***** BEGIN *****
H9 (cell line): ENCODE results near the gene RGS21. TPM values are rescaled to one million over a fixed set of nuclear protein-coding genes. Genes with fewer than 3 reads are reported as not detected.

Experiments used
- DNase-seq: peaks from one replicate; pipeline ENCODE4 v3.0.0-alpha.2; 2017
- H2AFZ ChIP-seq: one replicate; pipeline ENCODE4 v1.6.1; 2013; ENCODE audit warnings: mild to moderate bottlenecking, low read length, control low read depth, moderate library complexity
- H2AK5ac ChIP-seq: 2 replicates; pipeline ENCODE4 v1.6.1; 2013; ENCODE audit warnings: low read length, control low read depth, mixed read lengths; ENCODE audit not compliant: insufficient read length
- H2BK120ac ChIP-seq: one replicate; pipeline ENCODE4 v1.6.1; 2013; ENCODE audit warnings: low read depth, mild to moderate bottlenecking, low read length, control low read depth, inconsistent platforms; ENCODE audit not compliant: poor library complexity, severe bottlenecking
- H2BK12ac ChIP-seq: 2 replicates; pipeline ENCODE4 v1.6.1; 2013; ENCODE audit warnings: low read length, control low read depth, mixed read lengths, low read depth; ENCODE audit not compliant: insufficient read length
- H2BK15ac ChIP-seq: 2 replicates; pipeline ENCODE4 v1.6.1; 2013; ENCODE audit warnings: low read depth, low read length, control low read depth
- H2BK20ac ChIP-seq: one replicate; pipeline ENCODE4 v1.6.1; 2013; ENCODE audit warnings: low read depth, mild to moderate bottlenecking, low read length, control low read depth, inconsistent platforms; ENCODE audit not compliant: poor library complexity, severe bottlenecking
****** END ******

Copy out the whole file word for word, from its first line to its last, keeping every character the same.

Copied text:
H9 (cell line): ENCODE results near the gene RGS21. TPM values are rescaled to one million over a fixed set of nuclear protein-coding genes. Genes with fewer than 3 reads are reported as not detected.

Experiments used
- DNase-seq: peaks from one replicate; pipeline ENCODE4 v3.0.0-alpha.2; 2017
- H2AFZ ChIP-seq: one replicate; pipeline ENCODE4 v1.6.1; 2013; ENCODE audit warnings: mild to moderate bottlenecking, low read length, control low read depth, moderate library complexity
- H2AK5ac ChIP-seq: 2 replicates; pipeline ENCODE4 v1.6.1; 2013; ENCODE audit warnings: low read length, control low read depth, mixed read lengths; ENCODE audit not compliant: insufficient read length
- H2BK120ac ChIP-seq: one replicate; pipeline ENCODE4 v1.6.1; 2013; ENCODE audit warnings: low read depth, mild to moderate bottlenecking, low read length, control low read depth, inconsistent platforms; ENCODE audit not compliant: poor library complexity, severe bottlenecking
- H2BK12ac ChIP-seq: 2 replicates; pipeline ENCODE4 v1.6.1; 2013; ENCODE audit warnings: low read length, control low read depth, mixed read lengths, low read depth; ENCODE audit not compliant: insufficient read length
- H2BK15ac ChIP-seq: 2 replicates; pipeline ENCODE4 v1.6.1; 2013; ENCODE audit warnings: low read depth, low read length, control low read depth
- H2BK20ac ChIP-seq: one replicate; pipeline ENCODE4 v1.6.1; 2013; ENCODE audit warnings: low read depth, mild to moderate bottlenecking, low read length, control low read depth, inconsistent platforms; ENCODE audit not compliant: poor library complexity, severe bottlenecking